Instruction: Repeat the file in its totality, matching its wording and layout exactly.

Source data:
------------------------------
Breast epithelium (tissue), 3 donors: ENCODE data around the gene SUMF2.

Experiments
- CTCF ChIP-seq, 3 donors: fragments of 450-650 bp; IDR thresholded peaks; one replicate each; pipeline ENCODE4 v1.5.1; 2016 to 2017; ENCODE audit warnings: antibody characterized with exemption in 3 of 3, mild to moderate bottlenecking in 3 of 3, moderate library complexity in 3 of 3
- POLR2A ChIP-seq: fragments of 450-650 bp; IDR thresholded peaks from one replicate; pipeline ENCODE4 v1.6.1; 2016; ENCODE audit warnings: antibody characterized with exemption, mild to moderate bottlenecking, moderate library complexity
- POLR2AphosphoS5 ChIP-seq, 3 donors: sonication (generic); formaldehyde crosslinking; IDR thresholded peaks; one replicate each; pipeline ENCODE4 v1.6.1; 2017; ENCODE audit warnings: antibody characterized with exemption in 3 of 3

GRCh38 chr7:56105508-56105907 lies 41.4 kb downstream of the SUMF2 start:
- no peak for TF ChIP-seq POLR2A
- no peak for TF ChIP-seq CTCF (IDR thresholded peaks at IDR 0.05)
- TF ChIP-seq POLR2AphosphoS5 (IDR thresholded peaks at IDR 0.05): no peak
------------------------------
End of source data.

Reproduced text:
Breast epithelium (tissue), 3 donors: ENCODE data around the gene SUMF2.

Experiments
- CTCF ChIP-seq, 3 donors: fragments of 450-650 bp; IDR thresholded peaks; one replicate each; pipeline ENCODE4 v1.5.1; 2016 to 2017; ENCODE audit warnings: antibody characterized with exemption in 3 of 3, mild to moderate bottlenecking in 3 of 3, moderate library complexity in 3 of 3
- POLR2A ChIP-seq: fragments of 450-650 bp; IDR thresholded peaks from one replicate; pipeline ENCODE4 v1.6.1; 2016; ENCODE audit warnings: antibody characterized with exemption, mild to moderate bottlenecking, moderate library complexity
- POLR2AphosphoS5 ChIP-seq, 3 donors: sonication (generic); formaldehyde crosslinking; IDR thresholded peaks; one replicate each; pipeline ENCODE4 v1.6.1; 2017; ENCODE audit warnings: antibody characterized with exemption in 3 of 3

GRCh38 chr7:56105508-56105907 lies 41.4 kb downstream of the SUMF2 start:
- no peak for TF ChIP-seq POLR2A
- no peak for TF ChIP-seq CTCF (IDR thresholded peaks at IDR 0.05)
- TF ChIP-seq POLR2AphosphoS5 (IDR thresholded peaks at IDR 0.05): no peak